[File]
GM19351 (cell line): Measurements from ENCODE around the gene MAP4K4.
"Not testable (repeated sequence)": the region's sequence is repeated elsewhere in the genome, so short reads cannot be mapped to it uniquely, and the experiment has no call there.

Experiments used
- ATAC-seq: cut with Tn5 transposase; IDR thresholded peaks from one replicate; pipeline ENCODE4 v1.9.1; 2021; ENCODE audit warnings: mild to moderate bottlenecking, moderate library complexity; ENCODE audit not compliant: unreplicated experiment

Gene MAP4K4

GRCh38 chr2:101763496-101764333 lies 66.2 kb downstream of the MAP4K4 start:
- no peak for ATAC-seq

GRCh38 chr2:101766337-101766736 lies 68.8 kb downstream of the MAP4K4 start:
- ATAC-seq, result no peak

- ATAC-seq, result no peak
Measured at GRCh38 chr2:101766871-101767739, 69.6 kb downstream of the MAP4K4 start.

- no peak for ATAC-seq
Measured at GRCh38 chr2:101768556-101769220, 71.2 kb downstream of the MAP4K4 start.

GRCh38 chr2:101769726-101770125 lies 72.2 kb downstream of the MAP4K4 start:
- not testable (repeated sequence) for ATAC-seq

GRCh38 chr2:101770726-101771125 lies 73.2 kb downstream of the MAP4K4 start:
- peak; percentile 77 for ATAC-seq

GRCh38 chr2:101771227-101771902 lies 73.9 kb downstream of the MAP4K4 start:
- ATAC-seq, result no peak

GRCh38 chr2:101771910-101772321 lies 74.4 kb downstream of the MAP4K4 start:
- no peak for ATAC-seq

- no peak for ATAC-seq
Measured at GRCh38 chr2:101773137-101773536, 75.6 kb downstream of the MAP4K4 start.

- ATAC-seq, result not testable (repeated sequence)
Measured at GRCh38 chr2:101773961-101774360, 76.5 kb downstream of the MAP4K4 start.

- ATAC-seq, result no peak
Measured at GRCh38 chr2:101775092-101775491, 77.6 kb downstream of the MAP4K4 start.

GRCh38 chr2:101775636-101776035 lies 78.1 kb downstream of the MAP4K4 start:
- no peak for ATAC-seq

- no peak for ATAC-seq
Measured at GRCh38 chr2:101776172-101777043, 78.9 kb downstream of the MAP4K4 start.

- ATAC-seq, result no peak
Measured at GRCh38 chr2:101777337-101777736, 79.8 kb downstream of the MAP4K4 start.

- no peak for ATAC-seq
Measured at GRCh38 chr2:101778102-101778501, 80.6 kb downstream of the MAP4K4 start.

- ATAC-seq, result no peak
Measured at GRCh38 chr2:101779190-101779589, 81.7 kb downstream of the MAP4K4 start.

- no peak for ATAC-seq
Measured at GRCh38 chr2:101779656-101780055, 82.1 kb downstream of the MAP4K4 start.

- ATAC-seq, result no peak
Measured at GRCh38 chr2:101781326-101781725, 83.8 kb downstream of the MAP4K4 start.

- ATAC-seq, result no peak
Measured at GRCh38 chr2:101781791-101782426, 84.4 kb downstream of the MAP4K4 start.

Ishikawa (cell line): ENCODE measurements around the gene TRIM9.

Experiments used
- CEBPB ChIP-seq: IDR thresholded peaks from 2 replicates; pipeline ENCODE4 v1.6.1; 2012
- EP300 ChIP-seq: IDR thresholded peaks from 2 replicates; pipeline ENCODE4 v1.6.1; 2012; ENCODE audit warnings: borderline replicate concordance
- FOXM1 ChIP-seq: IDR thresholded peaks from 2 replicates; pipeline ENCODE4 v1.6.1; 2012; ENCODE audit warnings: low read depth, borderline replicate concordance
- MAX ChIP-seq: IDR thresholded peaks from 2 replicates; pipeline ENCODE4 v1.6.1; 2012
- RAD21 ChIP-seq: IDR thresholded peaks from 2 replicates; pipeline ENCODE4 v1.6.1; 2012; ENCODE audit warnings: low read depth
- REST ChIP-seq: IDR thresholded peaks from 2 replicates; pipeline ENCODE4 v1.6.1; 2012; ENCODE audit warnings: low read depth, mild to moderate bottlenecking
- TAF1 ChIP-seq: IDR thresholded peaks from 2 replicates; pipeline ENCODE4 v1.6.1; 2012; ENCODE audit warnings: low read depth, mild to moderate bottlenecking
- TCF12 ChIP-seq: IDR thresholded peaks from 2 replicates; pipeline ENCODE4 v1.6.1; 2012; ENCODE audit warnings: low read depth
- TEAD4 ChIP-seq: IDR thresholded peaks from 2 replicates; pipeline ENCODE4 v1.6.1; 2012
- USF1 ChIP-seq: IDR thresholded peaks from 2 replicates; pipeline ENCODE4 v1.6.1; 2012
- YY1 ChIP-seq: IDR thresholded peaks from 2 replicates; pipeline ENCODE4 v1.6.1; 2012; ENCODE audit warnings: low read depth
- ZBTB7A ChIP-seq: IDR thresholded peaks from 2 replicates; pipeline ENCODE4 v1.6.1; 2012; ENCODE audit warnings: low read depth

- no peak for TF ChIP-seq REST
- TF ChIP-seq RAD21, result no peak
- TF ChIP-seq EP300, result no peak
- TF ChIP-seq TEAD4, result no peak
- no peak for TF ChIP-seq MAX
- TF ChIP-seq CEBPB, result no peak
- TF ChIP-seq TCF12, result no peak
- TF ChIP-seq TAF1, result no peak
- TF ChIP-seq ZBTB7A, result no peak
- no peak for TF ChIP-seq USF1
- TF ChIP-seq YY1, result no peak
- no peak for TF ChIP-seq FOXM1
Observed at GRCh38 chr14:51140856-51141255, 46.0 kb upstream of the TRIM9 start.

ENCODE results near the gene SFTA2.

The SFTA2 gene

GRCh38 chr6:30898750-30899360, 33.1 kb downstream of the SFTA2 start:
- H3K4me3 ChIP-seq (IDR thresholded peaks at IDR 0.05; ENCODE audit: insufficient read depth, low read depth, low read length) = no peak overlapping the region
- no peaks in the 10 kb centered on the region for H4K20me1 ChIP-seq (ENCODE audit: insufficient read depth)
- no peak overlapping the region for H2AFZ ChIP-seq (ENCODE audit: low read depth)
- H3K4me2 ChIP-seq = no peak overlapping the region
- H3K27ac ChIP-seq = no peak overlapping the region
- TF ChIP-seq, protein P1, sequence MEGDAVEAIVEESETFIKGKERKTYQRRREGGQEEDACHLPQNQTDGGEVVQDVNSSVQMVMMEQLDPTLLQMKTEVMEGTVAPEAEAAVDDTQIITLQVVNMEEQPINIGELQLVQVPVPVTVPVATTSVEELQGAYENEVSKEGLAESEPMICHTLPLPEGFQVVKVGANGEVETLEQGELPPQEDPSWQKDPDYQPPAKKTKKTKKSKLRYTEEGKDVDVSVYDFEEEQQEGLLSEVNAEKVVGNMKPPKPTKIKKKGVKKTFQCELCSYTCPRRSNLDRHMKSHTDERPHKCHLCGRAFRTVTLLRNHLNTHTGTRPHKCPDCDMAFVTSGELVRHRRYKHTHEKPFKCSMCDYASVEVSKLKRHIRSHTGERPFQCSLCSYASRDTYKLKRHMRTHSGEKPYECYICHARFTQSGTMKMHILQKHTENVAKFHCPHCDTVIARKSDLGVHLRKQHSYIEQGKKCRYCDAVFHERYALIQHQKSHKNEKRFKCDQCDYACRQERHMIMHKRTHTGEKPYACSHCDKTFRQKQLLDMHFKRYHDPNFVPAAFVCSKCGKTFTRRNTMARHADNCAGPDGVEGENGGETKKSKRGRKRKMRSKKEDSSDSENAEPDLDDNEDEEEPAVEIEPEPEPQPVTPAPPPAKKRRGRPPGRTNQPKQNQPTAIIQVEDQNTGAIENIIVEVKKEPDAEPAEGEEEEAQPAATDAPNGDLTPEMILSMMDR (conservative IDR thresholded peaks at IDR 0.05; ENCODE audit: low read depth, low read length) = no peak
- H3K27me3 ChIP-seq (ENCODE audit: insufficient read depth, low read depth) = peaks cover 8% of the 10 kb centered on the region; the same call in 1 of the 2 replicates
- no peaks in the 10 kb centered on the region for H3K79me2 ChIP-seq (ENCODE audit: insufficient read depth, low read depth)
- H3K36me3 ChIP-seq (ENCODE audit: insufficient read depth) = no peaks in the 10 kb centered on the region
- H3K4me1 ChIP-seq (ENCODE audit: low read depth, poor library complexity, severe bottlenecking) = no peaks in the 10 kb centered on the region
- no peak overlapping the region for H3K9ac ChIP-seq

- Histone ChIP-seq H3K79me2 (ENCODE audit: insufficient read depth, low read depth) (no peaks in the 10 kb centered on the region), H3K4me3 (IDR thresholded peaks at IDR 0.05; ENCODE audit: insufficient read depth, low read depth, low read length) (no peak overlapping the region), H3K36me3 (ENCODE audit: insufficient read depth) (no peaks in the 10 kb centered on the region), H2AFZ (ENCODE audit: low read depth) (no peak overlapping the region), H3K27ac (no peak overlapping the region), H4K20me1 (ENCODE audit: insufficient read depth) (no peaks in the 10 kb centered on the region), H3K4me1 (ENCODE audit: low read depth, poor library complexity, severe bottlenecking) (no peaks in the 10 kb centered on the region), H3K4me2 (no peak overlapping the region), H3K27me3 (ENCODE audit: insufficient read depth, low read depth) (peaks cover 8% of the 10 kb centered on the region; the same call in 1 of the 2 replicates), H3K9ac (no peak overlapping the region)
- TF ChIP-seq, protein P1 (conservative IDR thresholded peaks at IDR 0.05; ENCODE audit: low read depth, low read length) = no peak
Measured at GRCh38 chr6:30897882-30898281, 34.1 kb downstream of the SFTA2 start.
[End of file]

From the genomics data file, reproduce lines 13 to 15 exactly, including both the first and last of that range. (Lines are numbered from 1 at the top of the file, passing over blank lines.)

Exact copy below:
Measured at GRCh38 chr2:101768556-101769220, 71.2 kb downstream of the MAP4K4 start.

GRCh38 chr2:101769726-101770125 lies 72.2 kb downstream of the MAP4K4 start:
- not testable (repeated sequence) for ATAC-seq